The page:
1

@terdon's answer provides this script:

find . -type f -name "*mp3" | while read file; do 
    album="$(basename "$(dirname "$file")")"; 
    filename="$(basename "$file")"; 
    artist=${filename%%-*}; 
    title=${filename##*-}; 
    title=${title%%.mp3}; 
    eyeD3 -A "$album" -t "$title" -a "$artist" "$file"; 
done

It makes use of eyeD3 to update mp3 tags. It extracts Album, Artist and Title from file name, supposing that the file name is Album/Artist - Title.mp3.

Well, after running it the Title field is starting with a blank space. See below:

enter image description here

How to fix this if my mp3 files have the pattern

Album/<Artist with possible spaces> - <track number> - <Title with possible spaces>.mp3
4
  • This might not be in the domain of bash scripting anymore. Using python instead might be beneficial.
    – Alexander
    Feb 9, 2014 at 19:29
  • possible duplicate of MP3 tags Cyrillic chars
    – Mikel
    Feb 9, 2014 at 21:48
  • @Sigur I don't understand why you didn't just update your question and comment there.
    – Mikel
    Feb 9, 2014 at 21:49
  • It was suggested to me to ask as a new question since the problem now is related with script and strings manipulation. Not necessarily tags.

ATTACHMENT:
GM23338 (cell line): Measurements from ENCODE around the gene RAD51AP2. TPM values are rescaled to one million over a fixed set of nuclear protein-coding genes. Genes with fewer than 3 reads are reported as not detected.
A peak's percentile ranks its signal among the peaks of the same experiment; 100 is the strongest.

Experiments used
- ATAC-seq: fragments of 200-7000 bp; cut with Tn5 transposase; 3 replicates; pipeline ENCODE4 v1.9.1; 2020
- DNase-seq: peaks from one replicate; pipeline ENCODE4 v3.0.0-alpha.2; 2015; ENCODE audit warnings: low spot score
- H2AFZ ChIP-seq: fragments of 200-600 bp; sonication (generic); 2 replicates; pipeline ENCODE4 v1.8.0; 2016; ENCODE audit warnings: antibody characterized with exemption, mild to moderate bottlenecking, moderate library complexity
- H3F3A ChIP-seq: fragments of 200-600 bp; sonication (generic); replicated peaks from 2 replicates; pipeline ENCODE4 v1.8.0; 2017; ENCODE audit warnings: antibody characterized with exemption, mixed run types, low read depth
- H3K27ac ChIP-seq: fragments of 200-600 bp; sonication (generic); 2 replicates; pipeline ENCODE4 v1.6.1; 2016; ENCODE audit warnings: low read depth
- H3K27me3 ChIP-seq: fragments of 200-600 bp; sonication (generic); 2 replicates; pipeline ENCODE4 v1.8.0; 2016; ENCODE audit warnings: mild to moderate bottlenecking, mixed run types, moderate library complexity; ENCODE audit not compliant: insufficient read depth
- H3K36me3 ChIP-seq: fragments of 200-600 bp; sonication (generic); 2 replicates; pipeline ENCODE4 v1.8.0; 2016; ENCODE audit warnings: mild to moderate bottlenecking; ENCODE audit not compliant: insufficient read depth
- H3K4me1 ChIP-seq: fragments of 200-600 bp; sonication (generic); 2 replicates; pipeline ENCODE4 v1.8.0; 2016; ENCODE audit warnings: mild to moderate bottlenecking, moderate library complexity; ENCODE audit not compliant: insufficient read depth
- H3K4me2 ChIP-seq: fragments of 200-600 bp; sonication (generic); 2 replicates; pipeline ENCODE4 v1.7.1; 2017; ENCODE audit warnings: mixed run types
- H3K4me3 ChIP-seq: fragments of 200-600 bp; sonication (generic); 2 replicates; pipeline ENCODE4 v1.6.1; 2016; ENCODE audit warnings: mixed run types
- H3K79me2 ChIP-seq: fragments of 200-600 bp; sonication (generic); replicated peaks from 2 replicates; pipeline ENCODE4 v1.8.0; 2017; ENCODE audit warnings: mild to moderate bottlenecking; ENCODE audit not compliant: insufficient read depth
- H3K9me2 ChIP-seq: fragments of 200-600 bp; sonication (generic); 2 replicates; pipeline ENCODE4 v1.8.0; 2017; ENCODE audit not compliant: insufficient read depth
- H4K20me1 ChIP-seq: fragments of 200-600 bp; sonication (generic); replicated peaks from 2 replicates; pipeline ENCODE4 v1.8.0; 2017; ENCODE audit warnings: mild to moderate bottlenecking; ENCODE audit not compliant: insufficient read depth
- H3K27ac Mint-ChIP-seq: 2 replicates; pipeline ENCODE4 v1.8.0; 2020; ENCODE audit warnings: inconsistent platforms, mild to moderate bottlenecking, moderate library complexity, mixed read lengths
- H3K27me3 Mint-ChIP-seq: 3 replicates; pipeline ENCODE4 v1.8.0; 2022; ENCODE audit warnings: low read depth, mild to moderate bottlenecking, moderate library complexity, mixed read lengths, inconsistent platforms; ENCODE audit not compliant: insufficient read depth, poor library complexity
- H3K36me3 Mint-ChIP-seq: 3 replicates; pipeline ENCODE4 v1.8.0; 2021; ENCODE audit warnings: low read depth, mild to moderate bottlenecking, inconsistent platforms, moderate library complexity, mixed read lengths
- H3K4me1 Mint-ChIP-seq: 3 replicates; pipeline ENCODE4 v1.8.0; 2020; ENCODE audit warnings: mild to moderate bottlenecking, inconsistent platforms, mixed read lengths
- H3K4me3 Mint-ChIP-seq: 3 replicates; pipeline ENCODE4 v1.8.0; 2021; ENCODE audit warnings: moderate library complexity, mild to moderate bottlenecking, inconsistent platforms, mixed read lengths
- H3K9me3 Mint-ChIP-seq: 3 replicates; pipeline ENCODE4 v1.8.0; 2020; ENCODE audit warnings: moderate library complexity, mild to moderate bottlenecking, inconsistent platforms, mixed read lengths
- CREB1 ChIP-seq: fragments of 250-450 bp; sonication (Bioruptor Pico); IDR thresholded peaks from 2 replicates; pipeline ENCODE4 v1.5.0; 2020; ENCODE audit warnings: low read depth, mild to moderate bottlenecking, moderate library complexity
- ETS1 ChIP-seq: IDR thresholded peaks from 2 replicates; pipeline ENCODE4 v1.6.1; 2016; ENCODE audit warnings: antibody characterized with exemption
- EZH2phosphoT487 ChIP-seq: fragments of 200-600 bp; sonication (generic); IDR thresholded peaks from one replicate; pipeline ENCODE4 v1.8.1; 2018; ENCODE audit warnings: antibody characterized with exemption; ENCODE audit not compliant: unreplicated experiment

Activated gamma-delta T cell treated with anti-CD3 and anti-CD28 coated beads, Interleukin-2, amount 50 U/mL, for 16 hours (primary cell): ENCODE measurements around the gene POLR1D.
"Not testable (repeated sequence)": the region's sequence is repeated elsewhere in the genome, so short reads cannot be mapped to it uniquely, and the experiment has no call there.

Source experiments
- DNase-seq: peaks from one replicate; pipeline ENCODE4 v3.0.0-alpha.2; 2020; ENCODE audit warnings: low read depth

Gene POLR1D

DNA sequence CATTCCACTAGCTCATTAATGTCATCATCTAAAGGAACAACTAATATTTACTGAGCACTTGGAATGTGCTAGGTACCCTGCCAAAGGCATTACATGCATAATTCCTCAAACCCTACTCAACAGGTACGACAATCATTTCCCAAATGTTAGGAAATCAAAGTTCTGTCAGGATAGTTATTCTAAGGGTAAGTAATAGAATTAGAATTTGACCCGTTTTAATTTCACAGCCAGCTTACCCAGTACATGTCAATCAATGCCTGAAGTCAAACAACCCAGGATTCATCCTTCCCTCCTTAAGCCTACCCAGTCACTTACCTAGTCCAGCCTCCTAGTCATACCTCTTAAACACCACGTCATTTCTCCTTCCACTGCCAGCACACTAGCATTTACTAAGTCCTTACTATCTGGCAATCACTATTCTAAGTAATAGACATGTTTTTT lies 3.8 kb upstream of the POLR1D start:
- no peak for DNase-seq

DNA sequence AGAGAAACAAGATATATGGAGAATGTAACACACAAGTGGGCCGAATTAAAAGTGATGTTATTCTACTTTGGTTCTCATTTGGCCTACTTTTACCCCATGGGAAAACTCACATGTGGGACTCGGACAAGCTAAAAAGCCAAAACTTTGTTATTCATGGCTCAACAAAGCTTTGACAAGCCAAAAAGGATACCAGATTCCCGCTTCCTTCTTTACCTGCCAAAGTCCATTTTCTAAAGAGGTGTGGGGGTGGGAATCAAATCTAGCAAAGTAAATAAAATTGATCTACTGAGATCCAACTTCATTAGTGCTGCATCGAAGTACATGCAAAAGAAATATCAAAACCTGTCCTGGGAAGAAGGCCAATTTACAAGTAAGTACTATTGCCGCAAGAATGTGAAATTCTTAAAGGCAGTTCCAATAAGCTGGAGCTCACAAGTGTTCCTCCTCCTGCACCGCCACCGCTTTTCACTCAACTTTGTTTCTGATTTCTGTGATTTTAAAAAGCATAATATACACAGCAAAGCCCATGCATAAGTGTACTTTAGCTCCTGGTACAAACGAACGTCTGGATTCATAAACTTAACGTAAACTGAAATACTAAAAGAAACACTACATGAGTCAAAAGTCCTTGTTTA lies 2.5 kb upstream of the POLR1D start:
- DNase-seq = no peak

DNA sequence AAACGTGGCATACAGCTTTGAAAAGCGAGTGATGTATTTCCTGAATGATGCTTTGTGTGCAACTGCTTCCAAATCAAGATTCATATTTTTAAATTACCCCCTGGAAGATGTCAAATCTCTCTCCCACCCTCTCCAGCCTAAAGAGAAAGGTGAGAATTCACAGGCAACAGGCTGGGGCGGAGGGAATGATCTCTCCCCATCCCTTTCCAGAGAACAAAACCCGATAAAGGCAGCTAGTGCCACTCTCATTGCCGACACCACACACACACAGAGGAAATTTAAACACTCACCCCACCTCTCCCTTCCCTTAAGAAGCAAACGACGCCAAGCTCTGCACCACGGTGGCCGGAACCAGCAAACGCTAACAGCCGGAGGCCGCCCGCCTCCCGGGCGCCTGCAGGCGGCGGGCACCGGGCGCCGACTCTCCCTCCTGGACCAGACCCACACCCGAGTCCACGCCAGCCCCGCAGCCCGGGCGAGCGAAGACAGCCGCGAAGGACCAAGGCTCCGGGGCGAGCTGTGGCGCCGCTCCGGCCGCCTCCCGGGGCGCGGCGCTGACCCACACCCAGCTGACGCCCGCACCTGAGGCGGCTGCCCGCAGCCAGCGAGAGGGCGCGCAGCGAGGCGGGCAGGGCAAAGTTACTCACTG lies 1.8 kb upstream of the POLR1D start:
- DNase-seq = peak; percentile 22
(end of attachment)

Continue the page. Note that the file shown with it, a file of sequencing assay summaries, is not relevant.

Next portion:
– Sigur
    Feb 9, 2014 at 21:59

3 Answers 3

1

Since I assume that your names do not always have these spaces, the easiest thing to do would be to simply remove the space if present:

find . -type f -name "*mp3" | 
  while read file; do 
   album="$(basename "$(dirname "$file")")"; 
   filename="$(basename "$file")"; 
   artist=${filename%%-*}; artist=${artist%% }; artist=${artist## };
   title=${filename##*-}; title=${title%% }; title=${title## };
   title=${title%%.mp3}; 
   eyeD3 -A "$album" -t "$title" -a "$artist" "$file";
 done
1
  • Perfect. Now everything is fine. Thanks so much.
    – Sigur
    Feb 9, 2014 at 20:04
1

Ksh extended glob patterns give wildcards the power of regular expressions. In bash, turn them on with shopt -s extglob.

Then, instead of

title=${filename##*-}

to remove the part of $filename up to the last -, you can use

title=${filename##*- #}

to also strip whitespace after the -.

0

If you just want to remove the leading space for the Artist, you could use sed. Something like this should work.

artist=${filename%%-*}; 
artist=`echo $artist |  sed 's/^ *//g'`;

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